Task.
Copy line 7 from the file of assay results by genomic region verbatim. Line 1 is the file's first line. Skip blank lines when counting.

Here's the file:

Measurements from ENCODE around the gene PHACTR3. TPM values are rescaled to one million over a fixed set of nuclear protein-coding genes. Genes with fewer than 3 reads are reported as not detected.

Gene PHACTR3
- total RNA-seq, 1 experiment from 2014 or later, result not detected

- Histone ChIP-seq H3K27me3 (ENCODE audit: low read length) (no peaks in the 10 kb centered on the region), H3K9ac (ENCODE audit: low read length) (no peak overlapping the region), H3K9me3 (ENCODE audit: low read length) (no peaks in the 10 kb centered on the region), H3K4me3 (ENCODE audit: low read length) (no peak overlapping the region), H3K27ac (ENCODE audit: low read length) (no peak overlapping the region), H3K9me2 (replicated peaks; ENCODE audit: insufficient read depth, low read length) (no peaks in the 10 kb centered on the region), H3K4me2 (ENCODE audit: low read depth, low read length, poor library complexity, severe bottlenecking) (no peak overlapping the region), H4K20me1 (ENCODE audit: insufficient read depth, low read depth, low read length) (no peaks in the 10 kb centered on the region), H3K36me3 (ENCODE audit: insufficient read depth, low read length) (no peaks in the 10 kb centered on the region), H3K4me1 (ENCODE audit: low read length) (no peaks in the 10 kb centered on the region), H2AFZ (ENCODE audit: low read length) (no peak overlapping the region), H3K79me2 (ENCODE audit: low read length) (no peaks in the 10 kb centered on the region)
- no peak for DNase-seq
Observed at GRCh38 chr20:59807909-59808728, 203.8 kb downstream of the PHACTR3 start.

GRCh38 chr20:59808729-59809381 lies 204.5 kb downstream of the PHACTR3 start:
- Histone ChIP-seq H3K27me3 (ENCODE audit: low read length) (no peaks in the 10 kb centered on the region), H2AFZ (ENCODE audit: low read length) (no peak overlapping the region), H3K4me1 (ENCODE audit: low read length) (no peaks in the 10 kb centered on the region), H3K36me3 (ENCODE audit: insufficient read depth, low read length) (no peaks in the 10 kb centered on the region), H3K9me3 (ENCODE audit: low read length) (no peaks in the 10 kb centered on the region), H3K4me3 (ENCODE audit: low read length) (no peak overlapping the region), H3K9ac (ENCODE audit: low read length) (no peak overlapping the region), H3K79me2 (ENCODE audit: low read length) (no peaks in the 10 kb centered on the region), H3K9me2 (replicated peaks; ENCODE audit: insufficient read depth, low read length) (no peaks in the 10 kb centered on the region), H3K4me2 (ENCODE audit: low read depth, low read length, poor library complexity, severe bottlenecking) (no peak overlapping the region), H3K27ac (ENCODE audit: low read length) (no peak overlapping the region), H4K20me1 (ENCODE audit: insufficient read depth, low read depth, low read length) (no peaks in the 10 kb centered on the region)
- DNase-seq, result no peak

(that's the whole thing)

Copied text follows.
GRCh38 chr20:59808729-59809381 lies 204.5 kb downstream of the PHACTR3 start: